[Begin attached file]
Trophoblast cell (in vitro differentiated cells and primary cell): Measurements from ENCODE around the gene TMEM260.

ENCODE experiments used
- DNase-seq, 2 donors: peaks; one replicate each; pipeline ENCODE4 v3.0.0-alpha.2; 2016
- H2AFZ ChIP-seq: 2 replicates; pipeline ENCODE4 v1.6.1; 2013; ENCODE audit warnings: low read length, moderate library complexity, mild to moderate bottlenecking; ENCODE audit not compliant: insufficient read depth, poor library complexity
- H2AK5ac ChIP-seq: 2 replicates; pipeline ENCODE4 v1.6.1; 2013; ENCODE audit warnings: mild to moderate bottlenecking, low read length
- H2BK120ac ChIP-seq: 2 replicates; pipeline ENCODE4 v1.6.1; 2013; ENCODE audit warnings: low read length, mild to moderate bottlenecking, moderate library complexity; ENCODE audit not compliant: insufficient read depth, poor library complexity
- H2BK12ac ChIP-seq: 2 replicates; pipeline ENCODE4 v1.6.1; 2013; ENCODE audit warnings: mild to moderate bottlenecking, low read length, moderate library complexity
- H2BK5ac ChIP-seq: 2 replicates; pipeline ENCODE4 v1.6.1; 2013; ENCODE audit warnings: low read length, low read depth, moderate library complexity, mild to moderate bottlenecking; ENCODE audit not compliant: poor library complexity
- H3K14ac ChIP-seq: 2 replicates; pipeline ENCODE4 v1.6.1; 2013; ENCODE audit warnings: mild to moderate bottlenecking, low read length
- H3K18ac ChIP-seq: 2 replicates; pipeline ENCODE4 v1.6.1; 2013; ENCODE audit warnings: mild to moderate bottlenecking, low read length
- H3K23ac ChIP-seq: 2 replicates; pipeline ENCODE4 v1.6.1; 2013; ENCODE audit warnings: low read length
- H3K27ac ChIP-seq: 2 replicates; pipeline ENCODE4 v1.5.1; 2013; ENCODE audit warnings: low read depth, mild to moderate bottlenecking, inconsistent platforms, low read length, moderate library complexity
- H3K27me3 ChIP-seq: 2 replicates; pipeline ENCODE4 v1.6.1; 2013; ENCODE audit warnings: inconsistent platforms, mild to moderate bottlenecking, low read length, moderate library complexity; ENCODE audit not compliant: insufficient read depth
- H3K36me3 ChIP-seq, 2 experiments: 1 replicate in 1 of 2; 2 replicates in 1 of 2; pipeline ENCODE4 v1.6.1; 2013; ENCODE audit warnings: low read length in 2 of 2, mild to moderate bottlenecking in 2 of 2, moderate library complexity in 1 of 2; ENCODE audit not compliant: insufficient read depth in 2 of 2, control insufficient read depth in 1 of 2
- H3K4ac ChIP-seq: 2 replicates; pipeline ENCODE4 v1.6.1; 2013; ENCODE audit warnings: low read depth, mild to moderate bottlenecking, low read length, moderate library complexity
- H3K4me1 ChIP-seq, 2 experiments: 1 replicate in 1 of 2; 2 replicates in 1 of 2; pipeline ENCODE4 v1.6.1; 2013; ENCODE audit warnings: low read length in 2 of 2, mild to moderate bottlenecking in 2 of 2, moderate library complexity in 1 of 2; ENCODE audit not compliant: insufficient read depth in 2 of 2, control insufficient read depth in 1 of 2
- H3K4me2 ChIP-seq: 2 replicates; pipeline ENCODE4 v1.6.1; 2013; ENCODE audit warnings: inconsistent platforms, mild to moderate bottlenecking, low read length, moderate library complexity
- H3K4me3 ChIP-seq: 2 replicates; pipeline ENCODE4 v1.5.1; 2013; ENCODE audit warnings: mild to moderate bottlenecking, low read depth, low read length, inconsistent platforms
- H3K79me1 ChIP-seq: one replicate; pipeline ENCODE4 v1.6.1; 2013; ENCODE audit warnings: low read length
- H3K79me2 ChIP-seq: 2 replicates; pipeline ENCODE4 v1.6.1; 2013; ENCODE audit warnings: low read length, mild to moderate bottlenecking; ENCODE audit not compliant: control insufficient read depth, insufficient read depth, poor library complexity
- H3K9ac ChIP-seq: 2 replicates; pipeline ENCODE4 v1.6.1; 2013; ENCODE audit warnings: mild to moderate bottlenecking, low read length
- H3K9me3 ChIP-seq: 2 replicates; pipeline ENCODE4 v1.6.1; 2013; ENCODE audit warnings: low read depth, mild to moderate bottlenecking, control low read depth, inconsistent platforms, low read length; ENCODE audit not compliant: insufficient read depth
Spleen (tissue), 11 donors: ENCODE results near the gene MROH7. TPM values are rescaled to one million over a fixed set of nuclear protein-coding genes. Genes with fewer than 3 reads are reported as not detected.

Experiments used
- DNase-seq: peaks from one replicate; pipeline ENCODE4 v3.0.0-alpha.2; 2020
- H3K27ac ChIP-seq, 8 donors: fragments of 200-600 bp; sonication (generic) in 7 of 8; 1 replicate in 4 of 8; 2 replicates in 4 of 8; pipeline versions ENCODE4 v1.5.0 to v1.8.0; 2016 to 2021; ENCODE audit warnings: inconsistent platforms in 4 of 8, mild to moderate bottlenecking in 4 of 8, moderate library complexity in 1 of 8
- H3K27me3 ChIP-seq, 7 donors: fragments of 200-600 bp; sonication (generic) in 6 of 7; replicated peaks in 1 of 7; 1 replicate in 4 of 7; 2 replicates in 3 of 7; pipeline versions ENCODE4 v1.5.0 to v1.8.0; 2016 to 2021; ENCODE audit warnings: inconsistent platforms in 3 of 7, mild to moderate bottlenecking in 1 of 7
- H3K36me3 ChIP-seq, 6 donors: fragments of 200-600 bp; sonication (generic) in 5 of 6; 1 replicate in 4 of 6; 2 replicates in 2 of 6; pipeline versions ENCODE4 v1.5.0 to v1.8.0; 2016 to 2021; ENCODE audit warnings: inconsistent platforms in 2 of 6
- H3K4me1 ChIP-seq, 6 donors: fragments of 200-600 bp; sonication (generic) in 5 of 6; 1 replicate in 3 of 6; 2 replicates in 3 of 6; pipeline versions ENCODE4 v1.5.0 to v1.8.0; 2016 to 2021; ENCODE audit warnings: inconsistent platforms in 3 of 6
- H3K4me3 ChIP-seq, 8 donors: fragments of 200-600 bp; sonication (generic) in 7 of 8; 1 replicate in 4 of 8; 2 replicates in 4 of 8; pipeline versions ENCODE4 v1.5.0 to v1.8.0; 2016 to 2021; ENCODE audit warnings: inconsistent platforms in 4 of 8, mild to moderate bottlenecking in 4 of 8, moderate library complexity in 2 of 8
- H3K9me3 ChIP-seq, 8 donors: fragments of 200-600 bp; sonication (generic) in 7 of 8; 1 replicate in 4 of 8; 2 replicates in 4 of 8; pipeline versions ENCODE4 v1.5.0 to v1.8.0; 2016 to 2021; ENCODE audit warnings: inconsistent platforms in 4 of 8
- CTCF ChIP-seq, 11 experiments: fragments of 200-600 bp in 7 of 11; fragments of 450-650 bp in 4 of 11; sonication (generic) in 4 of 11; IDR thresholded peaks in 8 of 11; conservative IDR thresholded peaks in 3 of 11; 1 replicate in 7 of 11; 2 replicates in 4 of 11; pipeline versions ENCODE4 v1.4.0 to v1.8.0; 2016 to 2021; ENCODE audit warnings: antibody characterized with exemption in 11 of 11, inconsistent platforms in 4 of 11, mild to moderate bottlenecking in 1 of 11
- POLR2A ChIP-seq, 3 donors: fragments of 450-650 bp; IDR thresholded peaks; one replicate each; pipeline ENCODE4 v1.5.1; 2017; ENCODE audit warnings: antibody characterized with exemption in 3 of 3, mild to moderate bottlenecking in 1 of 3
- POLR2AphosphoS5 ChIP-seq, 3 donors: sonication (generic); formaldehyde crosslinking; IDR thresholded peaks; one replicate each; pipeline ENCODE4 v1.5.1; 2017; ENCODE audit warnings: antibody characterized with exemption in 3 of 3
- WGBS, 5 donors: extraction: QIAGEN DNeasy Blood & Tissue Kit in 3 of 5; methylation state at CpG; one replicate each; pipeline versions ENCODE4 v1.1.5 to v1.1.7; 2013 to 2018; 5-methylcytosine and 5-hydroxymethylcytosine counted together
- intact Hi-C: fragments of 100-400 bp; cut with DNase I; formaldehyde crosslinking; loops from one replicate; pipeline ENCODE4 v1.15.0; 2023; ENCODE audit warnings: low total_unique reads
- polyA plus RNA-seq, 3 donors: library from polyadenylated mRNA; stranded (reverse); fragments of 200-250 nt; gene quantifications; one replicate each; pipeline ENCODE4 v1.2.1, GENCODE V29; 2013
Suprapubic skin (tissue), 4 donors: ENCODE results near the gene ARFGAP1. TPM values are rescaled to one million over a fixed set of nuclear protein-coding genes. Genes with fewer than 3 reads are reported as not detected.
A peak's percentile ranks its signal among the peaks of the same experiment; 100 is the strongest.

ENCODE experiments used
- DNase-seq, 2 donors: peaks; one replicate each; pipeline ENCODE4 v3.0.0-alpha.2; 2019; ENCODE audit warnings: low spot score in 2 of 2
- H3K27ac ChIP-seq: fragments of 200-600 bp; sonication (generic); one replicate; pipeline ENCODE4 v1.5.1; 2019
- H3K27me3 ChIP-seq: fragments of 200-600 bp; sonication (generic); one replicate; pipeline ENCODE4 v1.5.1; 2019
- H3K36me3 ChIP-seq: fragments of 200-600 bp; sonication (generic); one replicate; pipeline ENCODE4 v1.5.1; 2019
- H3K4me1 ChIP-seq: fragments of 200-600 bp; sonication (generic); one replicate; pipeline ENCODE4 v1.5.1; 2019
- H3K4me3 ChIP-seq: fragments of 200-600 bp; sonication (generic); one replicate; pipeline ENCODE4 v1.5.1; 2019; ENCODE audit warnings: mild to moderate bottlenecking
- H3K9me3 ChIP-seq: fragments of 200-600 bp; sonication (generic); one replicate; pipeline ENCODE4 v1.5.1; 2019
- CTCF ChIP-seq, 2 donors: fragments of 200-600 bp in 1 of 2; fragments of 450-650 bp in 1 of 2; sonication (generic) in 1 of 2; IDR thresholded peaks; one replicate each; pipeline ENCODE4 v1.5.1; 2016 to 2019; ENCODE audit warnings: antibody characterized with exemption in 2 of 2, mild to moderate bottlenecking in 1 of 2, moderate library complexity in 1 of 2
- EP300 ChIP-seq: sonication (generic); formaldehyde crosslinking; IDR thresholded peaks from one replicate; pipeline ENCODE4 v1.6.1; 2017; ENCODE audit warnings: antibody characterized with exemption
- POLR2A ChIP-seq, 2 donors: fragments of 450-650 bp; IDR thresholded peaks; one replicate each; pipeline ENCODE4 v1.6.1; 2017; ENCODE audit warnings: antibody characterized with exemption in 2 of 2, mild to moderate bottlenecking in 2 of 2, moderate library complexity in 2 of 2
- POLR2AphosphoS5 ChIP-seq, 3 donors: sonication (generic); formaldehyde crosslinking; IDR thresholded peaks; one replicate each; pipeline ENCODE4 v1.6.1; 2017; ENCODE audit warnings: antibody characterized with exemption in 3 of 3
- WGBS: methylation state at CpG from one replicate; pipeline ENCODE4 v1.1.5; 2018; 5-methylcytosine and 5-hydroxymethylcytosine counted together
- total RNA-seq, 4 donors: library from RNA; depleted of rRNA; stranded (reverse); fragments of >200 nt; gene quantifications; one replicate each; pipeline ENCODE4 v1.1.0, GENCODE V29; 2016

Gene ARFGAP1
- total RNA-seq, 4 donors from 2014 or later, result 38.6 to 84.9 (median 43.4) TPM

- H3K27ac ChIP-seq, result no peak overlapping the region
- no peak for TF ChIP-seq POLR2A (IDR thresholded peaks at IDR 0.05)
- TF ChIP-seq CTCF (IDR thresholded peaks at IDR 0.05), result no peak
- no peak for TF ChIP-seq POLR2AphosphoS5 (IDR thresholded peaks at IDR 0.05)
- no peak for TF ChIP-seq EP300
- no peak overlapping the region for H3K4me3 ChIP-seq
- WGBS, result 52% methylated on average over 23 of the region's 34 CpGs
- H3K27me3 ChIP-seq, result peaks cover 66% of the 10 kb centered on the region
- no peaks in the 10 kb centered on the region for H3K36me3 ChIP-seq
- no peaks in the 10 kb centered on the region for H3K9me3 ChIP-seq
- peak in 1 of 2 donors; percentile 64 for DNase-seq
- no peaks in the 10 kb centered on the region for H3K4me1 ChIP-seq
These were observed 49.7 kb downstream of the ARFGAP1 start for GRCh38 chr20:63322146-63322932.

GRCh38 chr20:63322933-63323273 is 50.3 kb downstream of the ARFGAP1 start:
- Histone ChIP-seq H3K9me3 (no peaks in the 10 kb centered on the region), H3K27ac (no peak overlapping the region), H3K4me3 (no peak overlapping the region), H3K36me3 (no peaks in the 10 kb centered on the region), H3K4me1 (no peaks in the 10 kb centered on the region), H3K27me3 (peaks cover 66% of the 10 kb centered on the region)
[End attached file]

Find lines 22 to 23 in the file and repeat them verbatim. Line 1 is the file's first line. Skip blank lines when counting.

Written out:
- H3K9me3 ChIP-seq: 2 replicates; pipeline ENCODE4 v1.6.1; 2013; ENCODE audit warnings: low read depth, mild to moderate bottlenecking, control low read depth, inconsistent platforms, low read length; ENCODE audit not compliant: insufficient read depth
Spleen (tissue), 11 donors: ENCODE results near the gene MROH7. TPM values are rescaled to one million over a fixed set of nuclear protein-coding genes. Genes with fewer than 3 reads are reported as not detected.